Kalgoorlie-Boulder youth take aim at local mental health services at Goldfields Youth Forum

Young people in Kalgoorlie-Boulder took aim at local mental health services at the annual Goldfields Youth Forum.

Untrustworthy, unreliable and stigmatized were some of the concerns raised by young local leaders about the mental health services currently offered in the Goldfields.

Service representatives were also given the opportunity to speak on the issue and said staffing was a key part of the problem.

Student Sophie Ward said young people knew where to get help but were often unwilling to reach out due to the poor reputation of local services with young people.

“I personally think most teenagers know where to go for mental health services, but there is a very big lack of trust with mental health services in Kalgoorlie,” they said.

“The number of times I’ve heard teenagers talk about how they went to a mental health service and it didn’t help, or it made things worse, so there’s a major lack of trust .

“I would find that most teenagers are very aware of this but are very cautious and don’t trust them, and I think that’s something that needs to be corrected within the community.”

Youth counselor and student Erin Winchester agreed.

She said she also believed that teenagers in Kalgoorlie-Boulder worried about the perception others had of them if their peers found out they had attended counseling sessions.

“A lot of people don’t know or a lot of people are too scared to go there because they don’t know if it costs or they’re too scared if people see them there then they’re going to be judged,” says -she.

“A lot of people are too afraid to get up and go into headspace or any other place because they’re afraid of being judged if people find out.

“People just need to know that everything is fine and if you are looking for help. . . it will be better for you in the end.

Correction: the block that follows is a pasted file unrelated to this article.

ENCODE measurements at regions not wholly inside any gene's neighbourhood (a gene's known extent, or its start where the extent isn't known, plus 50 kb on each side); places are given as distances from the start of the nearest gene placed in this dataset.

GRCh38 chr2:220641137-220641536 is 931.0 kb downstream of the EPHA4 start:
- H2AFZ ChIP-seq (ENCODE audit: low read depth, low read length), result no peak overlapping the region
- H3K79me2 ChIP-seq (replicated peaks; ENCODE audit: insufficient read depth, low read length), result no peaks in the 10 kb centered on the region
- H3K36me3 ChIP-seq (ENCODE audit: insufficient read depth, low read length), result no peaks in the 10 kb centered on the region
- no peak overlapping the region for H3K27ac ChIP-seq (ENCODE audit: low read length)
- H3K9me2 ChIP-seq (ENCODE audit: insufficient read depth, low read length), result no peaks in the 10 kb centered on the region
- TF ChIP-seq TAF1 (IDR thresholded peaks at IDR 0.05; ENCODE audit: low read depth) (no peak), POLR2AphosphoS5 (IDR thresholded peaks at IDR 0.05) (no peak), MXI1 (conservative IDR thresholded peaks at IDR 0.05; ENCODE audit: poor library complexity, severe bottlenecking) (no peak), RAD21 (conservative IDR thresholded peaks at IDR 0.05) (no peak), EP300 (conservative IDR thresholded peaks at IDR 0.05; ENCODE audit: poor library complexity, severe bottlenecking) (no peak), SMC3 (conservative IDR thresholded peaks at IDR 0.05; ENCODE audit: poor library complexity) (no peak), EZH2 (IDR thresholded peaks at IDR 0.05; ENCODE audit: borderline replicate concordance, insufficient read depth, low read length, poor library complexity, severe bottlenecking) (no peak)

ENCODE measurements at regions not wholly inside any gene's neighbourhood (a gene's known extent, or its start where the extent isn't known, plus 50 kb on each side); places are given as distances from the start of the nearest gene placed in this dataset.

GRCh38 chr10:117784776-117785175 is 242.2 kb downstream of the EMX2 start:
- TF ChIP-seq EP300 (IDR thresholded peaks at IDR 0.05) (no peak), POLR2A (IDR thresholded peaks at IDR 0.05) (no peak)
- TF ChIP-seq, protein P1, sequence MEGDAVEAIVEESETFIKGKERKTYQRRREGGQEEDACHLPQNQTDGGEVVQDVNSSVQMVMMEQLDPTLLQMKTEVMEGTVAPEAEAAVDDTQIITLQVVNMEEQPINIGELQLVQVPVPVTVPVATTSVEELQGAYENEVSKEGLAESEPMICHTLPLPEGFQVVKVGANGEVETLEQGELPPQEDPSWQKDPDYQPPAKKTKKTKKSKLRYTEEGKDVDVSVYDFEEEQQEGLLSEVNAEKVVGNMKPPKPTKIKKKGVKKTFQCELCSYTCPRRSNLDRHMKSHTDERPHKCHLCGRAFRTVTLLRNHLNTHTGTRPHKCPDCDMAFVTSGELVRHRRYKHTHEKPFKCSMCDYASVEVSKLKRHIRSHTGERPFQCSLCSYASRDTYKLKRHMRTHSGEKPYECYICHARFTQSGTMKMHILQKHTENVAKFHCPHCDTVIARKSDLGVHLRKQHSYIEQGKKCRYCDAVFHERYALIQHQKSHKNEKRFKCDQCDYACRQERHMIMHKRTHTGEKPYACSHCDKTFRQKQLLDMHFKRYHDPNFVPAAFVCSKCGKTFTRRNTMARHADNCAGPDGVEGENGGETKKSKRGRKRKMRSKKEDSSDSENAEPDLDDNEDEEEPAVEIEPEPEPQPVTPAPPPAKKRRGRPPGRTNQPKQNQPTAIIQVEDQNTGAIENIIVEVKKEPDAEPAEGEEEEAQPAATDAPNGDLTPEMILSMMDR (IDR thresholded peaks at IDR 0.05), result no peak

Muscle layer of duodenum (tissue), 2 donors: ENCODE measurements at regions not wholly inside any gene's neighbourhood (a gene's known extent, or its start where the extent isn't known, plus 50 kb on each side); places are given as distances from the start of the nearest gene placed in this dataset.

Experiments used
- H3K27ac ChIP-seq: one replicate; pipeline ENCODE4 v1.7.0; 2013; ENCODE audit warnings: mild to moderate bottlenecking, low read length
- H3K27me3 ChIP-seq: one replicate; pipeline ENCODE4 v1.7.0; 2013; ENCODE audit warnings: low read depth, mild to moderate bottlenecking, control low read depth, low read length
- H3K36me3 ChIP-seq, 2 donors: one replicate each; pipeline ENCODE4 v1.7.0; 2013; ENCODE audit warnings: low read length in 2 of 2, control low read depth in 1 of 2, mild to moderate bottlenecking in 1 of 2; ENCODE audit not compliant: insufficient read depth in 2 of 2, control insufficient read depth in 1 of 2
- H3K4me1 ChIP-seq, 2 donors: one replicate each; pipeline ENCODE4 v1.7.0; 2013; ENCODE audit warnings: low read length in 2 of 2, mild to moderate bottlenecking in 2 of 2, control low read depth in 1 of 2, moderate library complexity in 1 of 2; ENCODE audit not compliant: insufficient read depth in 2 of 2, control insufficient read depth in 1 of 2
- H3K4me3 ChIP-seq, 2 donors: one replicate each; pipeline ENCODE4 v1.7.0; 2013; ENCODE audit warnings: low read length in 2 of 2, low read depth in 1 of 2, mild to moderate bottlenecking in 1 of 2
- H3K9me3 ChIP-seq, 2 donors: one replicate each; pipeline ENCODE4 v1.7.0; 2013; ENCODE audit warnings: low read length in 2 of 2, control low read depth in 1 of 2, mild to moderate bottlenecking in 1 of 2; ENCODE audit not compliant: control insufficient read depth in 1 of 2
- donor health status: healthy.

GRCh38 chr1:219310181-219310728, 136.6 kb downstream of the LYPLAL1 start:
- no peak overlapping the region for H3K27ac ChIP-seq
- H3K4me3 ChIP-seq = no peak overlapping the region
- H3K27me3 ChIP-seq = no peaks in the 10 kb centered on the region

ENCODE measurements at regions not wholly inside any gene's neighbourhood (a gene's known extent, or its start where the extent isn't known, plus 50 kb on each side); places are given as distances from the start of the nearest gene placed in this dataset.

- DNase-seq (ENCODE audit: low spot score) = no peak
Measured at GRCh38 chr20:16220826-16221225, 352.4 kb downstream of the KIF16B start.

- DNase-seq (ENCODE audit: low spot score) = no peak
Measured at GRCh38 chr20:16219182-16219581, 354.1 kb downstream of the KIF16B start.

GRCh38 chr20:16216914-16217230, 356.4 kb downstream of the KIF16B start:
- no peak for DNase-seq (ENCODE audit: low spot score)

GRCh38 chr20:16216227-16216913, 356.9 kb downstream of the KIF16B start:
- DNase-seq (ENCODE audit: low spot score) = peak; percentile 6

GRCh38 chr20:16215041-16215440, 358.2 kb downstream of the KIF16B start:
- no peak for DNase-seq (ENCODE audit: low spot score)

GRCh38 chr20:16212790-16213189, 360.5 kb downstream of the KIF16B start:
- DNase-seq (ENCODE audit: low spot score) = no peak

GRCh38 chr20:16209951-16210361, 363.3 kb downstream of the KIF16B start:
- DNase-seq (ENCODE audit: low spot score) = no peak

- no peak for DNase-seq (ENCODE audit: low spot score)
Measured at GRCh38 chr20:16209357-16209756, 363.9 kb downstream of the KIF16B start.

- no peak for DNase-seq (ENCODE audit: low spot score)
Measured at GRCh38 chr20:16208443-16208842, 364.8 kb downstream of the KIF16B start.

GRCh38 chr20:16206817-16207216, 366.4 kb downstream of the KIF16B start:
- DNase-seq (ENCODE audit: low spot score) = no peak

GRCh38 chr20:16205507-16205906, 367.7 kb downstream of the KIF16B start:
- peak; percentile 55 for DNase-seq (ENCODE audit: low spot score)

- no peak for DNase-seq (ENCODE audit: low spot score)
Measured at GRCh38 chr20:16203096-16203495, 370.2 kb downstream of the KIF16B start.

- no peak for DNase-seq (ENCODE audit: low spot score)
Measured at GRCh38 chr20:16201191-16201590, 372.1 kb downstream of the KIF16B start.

City of Kalgoorlie-Boulder Cr Amy Astill said in her previous work with Goldfields Women’s Health Care Center that confidentiality was a key element to the success of a counseling program in Kambalda.

“I think privacy is also a big thing in this community,” she said.

“Kambalda is obviously a much smaller community than this, but they have the same concerns about shame, people seeing someone walk into a counseling session and then the whole community is talking about it.

“(It’s about) thinking outside the box on what might make people more comfortable.”

Sara Lawrence of Headspace said a lack of staff made it difficult for services in the Goldfields to consistently reach vulnerable young people in need.

“Kalgoorlie is quite transient in nature with staff so there’s a high turnover of staff and then we could say we’re going to be at this stuff and unfortunately we can’t be at this stuff, and I think the consistency is really important,” she said.

“I think if we can be consistent in the community, the young people might give us a little more trust and sometimes that can be difficult from an organization’s point of view.”

James Searle of Centrecare said having consistent and reliable staff was particularly important when working with young people, but was a very real challenge faced by regional services.

“A lot of people who come through Kalgoorlie are only here for a year to put it on their CV and the fact is it doesn’t establish good roots within the community and it doesn’t establish a good reputation,” did he declare.

“If you’re working with young people and you’re here one day and gone the next, there’s no sense of reliability.

Youth mayor Nandini Gera said that before participating in a program hosted by mental health organization zero2hero, she used humor to address the issue.

However, after receiving more information on the subject, she realized that it was detrimental to her and her peers.

“When I didn’t know how to go about it, I joked about it,” she said.

“Eventually the humor about it became my coping mechanism, which not only affected my own mental health, but also the people around me. I couldn’t be there for anyone else when I was not there for me.

“Mental health affects more people with greater impact than we realize. One in four people experience a mental illness or challenge in their lifetime.”

Ms Gera said it was crucial that young people had the opportunity to share their experiences and ideas about mental health with local services.

Comments are closed.